Cutting calories does freak me out. What if I get hungry later? What if I overeat and ruin my hard work? What if...?
I am learning not to be a perfectionist with expectations for myself as that's where a lot of my anxiety stems from. I try to answer the "what if" questions - it's not as bad as it seems. If I overeat, I'll just try again the next day. The world won't end, and I don't have to lose sight of my goals.
hi! I read the article. It is so true and it is a major roadblock to getting on track to controlling eating. Speaking as an anxiety-plagued individual, I needed to get help to successfully control binge eating.
Fitness has one more, vitally important role - it helps determine your attitude. Your attitude can spell success or failure. Like Henry Ford said "If you think you can do or can't do something, you're right." Optimists generally reach more goals faster than pessimists. And positive thinkers attract positive people, great candidates for your support team. Okay, so attitude is important. What does that have to do with Fitness? Studies show that optimists tend to be more mentally and physically fit than pessimists. In an extreme example, major depression can increase the death rate of nursing home patients by over 50%. Attitude and health feed off each other. You can live longer by reducing worry. In the same way, you can stay positive by reacting well to stress, getting better sleep, and being more creative. Stretching the mind and body can turn a broken-down wet blanket into a vibrant dreamer and achiever. Which approach do you think works better?
If you want to see the full potential of your goal achievement journey, keep in mind that fit, positive people:
* Are less irritable * Have an increased ability to interact with others * See opportunities rather than problems
We all have someone whose voice alone perks us up. Give them a buzz, even for a few minutes. Whether with a joke or a funny story, or just by listening, they will likely put a smile on your face and calm you down. Besides, what are friends for?
I'm sharing an article from Sparks dealing with Stress and the Holidays! The link to the article is shown below -- check it out and it may offer a few tips for you!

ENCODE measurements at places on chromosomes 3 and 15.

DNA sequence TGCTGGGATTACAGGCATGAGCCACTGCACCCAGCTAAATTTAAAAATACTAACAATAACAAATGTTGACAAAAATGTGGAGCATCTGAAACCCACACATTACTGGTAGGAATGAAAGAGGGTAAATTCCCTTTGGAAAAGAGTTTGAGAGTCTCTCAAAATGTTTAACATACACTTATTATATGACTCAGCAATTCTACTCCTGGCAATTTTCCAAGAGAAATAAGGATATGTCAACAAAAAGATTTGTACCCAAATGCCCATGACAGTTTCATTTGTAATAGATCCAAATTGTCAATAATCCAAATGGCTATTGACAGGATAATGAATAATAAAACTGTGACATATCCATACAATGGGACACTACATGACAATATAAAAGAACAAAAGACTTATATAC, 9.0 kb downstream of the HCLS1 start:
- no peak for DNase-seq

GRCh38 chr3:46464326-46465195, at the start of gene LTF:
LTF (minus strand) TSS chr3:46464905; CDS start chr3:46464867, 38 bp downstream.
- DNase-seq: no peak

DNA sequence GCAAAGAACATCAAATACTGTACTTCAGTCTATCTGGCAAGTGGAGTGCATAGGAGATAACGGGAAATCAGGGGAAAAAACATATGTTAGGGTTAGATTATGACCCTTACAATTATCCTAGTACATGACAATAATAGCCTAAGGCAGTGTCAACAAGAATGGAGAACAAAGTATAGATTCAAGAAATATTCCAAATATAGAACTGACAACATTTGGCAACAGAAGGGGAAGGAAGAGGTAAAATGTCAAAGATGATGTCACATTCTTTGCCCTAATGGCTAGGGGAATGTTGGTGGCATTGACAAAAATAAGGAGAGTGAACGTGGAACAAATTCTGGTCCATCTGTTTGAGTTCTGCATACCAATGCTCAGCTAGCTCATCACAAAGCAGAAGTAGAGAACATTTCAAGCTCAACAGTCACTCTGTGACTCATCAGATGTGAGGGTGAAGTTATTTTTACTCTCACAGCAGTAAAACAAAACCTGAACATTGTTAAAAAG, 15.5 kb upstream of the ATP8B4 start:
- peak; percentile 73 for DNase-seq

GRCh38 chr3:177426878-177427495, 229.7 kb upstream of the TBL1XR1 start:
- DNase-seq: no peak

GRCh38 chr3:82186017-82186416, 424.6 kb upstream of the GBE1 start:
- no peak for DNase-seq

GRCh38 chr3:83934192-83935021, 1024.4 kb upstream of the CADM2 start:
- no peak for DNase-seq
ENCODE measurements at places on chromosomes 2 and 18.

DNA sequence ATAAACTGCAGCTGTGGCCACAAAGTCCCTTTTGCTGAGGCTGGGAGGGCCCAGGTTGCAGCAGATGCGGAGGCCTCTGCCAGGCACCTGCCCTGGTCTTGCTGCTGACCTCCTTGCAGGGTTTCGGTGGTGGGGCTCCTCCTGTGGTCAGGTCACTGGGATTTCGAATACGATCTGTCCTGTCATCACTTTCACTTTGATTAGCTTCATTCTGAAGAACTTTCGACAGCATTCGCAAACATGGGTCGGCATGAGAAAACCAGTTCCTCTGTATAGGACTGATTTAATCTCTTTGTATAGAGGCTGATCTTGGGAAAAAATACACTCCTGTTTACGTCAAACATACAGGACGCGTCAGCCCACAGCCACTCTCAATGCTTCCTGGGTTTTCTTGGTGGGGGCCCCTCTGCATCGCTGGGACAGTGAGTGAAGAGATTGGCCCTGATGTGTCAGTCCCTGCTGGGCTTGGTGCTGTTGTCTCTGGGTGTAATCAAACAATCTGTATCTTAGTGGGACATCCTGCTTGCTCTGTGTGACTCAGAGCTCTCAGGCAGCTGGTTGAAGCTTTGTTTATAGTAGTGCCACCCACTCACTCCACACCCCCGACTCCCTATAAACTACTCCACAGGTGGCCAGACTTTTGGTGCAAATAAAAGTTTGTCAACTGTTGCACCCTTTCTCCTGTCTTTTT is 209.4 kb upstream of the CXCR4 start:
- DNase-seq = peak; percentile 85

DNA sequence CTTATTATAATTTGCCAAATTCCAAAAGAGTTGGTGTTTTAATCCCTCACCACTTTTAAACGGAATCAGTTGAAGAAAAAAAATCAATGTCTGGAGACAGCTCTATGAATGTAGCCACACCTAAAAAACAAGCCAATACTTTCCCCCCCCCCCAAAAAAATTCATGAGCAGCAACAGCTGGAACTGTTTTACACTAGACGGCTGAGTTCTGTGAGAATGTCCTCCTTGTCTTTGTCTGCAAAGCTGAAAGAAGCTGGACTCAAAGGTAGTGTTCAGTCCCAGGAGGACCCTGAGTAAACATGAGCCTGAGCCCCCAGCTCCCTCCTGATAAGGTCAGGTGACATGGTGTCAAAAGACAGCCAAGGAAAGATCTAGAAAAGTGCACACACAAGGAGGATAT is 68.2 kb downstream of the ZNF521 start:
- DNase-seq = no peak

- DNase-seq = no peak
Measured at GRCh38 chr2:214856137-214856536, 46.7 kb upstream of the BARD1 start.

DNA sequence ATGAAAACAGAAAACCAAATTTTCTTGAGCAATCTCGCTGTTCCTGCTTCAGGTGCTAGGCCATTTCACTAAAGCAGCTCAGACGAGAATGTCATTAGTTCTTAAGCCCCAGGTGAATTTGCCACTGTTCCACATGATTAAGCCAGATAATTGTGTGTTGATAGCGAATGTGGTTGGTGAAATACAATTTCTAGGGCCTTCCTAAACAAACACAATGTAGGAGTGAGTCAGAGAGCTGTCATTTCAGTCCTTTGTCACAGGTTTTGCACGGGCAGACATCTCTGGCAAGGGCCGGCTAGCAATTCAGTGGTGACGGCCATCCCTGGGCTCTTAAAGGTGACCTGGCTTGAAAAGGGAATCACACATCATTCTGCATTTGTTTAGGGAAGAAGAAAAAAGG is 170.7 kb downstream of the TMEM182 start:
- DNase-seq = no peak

SATURDAY, Dec. 12 (HealthDay News) -- With pressures from the economic hard times, dysfunctional families and countless other factors, the holidays can contribute to emotional stress and depression.
But there are ways to cope with the various scenarios that people experience at this time of year, according to Dr. Laura Miller, director of women's mental health in the psychiatry department at Brigham and Women's Hospital in Boston.
For instance, she suggests:
If seasonal depression gets worse in fall and winter ...
* A therapeutic light box, which provides powerful light beyond what you can come up with yourself, might help in the morning. A doctor can help obtain one. * Exercise can also make you feel better.
If you're busy and stressed out ...
* Take time for fun activities such as walking, meditating, exercising and hanging out with friends. * Consider buying prepared foods instead of trying to make everything yourself. * In general, reduce the number of activities that are more stressful than joyful.
If you can't afford the gifts you'd like to give ...
* Remember that people who care about you will be more interested in the fact that you thought of them than in the cost of your gift. Find a poem someone would enjoy and frame it. Or, bake something special for someone.
If you get anxious at social gatherings ...
* Self-help workbooks can help you develop skills to conquer social anxiety. Start now, though; don't wait until the day of the event.
If you've lost a loved one, and the holidays are especially tough ...
* Find a way to remember your loved one. Play the person's favorite music, for instance, or visit his or her grave, making sure to bring along family or friends who can help you cope.
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